I will describe some signs of proprioception sense from my perspective, as a mom who is raising a child with sensory needs.
I identify this need when my child is either over or under responsive to information from his surroundings. His proprioceptive system is not regulated, which means that his muscles and joints (channels of information) do not take the right messages to his brain. As a result, he is out of sync, and his body is actively seeking for intense sensory experiences. For example:
With extreme force, he engages in jumping on a trampoline, wrestling, crashing car toys and slamming doors
He likes moving his body in circles and rocking it
Walks with heavy feet that sound like stomping
Kicks floor or chair while sitting
Likes to chew on straws, clothes, and suck on his fingers
He enjoys walking and playing in the dark
He likes deep pressure like tight bear hugs
Most boys can often be described in this manner without the other complications of the proprioceptive disorder. However, it is very important to know how sensory processing can affect behavior and why children might be behaving in a certain way. Some parents are unaware of this particular sense, and they think that their children just need more discipline or they are in need of a “time out.” Also, the signs may be confused with symptoms of mild autism and attention deficit hyperactivity disorder (ADHD) symptoms.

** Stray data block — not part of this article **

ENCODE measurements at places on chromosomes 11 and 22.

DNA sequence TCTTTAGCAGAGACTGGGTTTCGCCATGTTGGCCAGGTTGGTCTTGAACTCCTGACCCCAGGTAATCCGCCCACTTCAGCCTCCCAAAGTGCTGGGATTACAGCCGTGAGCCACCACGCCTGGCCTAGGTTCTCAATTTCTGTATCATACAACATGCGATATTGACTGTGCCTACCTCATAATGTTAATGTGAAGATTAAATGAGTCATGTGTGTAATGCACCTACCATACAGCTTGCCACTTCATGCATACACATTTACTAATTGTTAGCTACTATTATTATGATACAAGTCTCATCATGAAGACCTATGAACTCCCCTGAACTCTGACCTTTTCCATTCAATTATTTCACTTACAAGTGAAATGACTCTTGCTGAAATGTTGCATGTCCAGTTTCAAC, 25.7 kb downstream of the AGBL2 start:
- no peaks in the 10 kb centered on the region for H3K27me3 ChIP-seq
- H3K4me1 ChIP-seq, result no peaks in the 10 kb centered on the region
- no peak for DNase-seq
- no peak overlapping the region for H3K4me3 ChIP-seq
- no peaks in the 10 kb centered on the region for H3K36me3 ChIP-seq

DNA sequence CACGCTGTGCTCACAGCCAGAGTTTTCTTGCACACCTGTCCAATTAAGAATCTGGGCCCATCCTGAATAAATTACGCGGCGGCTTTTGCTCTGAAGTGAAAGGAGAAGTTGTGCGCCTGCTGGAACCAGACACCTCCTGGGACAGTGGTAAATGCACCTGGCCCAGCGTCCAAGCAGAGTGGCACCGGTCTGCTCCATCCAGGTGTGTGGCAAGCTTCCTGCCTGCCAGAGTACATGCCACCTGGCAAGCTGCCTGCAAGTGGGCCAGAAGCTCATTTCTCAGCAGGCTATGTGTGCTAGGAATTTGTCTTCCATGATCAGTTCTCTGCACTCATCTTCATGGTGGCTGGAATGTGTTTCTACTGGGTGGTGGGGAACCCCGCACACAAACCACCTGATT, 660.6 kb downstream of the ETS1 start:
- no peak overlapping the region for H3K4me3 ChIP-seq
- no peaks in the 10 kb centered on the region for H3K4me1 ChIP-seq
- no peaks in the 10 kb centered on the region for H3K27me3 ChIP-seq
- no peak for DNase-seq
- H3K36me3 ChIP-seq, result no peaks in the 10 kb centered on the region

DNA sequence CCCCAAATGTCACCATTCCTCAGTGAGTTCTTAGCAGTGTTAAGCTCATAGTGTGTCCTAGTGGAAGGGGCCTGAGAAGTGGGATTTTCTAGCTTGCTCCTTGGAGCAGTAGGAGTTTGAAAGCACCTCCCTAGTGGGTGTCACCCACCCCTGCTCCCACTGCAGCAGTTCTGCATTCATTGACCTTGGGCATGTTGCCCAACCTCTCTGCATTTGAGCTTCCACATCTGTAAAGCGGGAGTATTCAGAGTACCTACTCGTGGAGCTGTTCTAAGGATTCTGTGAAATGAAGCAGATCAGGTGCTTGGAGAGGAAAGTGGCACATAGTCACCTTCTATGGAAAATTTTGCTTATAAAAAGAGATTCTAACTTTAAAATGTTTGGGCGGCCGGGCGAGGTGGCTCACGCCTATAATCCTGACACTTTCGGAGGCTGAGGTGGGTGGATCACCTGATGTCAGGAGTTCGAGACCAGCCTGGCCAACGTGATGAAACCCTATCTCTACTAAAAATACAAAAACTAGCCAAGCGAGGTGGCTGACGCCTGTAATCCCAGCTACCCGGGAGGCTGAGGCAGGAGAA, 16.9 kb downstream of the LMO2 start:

Here are other signs that I notice when my child avoids proprioceptive input:
He is sensitive to bright lights and complains that normal light is too bright
He refuses to take a bath and dislikes water on his face
Complains about smells
Dislikes having people too close
He is a picky eater and has acid reflux
He covers his ears during loud noises (vacuum, blender, hand dryers)
The solution for my son is the balancing act of trying to control the amount, intensity and duration of sensory input coming into his body. We practice sensory diet every day to help regulate his nervous system and be able to get a restful sleep. This is not an easy task for a child or a parent. Remember, sensory processing might be experienced in children in different ways. One or more of the senses can be affected, and one may be affected more than another. It depends on how that particular child’s brain is processing information. It is vital to get a correct diagnosis because the treatments can be very different for all of these disorders.
In my next post, I will share a healthy recipe that helps my child to sleep.